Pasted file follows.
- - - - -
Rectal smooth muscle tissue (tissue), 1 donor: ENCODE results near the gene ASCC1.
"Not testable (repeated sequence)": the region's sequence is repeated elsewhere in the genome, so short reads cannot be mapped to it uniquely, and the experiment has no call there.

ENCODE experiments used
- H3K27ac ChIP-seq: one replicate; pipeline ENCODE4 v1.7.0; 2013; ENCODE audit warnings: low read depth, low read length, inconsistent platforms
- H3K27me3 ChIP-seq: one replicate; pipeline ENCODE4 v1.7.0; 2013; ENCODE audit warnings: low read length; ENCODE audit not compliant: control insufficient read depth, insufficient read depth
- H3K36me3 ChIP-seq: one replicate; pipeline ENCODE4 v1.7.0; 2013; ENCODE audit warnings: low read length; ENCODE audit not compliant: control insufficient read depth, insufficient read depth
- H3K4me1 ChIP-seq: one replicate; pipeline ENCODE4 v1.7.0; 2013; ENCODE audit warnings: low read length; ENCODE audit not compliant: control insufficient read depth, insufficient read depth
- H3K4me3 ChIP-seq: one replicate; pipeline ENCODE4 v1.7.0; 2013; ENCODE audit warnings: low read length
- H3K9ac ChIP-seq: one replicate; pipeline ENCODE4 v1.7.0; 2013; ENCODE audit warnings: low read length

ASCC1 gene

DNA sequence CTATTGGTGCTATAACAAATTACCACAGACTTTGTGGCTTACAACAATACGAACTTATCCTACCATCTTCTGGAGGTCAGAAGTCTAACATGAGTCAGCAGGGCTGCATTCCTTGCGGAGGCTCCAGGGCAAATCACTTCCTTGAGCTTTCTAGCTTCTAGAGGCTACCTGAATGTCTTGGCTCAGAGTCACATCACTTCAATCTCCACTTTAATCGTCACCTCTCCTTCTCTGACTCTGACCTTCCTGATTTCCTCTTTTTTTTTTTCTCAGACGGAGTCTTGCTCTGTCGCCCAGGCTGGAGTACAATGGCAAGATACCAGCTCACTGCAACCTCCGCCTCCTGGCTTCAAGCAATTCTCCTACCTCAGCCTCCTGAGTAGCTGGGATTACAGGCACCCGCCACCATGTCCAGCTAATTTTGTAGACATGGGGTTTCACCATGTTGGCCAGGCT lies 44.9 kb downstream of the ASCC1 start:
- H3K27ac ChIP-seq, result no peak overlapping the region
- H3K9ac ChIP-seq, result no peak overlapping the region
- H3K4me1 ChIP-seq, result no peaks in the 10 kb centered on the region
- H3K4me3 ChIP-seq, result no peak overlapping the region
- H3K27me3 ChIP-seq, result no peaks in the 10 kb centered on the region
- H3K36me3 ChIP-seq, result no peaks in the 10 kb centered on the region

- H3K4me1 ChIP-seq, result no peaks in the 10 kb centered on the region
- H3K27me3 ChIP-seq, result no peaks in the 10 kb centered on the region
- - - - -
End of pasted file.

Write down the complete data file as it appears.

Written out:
Rectal smooth muscle tissue (tissue), 1 donor: ENCODE results near the gene ASCC1.
"Not testable (repeated sequence)": the region's sequence is repeated elsewhere in the genome, so short reads cannot be mapped to it uniquely, and the experiment has no call there.

ENCODE experiments used
- H3K27ac ChIP-seq: one replicate; pipeline ENCODE4 v1.7.0; 2013; ENCODE audit warnings: low read depth, low read length, inconsistent platforms
- H3K27me3 ChIP-seq: one replicate; pipeline ENCODE4 v1.7.0; 2013; ENCODE audit warnings: low read length; ENCODE audit not compliant: control insufficient read depth, insufficient read depth
- H3K36me3 ChIP-seq: one replicate; pipeline ENCODE4 v1.7.0; 2013; ENCODE audit warnings: low read length; ENCODE audit not compliant: control insufficient read depth, insufficient read depth
- H3K4me1 ChIP-seq: one replicate; pipeline ENCODE4 v1.7.0; 2013; ENCODE audit warnings: low read length; ENCODE audit not compliant: control insufficient read depth, insufficient read depth
- H3K4me3 ChIP-seq: one replicate; pipeline ENCODE4 v1.7.0; 2013; ENCODE audit warnings: low read length
- H3K9ac ChIP-seq: one replicate; pipeline ENCODE4 v1.7.0; 2013; ENCODE audit warnings: low read length

ASCC1 gene

DNA sequence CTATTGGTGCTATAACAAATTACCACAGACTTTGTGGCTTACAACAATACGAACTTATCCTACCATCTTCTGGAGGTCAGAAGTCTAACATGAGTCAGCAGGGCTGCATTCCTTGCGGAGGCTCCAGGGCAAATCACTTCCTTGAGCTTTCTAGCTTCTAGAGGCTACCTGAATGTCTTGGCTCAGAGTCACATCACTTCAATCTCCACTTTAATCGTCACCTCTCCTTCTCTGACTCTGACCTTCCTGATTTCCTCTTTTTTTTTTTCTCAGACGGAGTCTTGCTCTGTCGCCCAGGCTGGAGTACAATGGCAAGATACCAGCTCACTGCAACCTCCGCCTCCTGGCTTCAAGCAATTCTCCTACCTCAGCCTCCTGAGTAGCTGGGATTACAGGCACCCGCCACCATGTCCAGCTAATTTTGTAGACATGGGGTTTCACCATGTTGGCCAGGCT lies 44.9 kb downstream of the ASCC1 start:
- H3K27ac ChIP-seq, result no peak overlapping the region
- H3K9ac ChIP-seq, result no peak overlapping the region
- H3K4me1 ChIP-seq, result no peaks in the 10 kb centered on the region
- H3K4me3 ChIP-seq, result no peak overlapping the region
- H3K27me3 ChIP-seq, result no peaks in the 10 kb centered on the region
- H3K36me3 ChIP-seq, result no peaks in the 10 kb centered on the region

- H3K4me1 ChIP-seq, result no peaks in the 10 kb centered on the region
- H3K27me3 ChIP-seq, result no peaks in the 10 kb centered on the region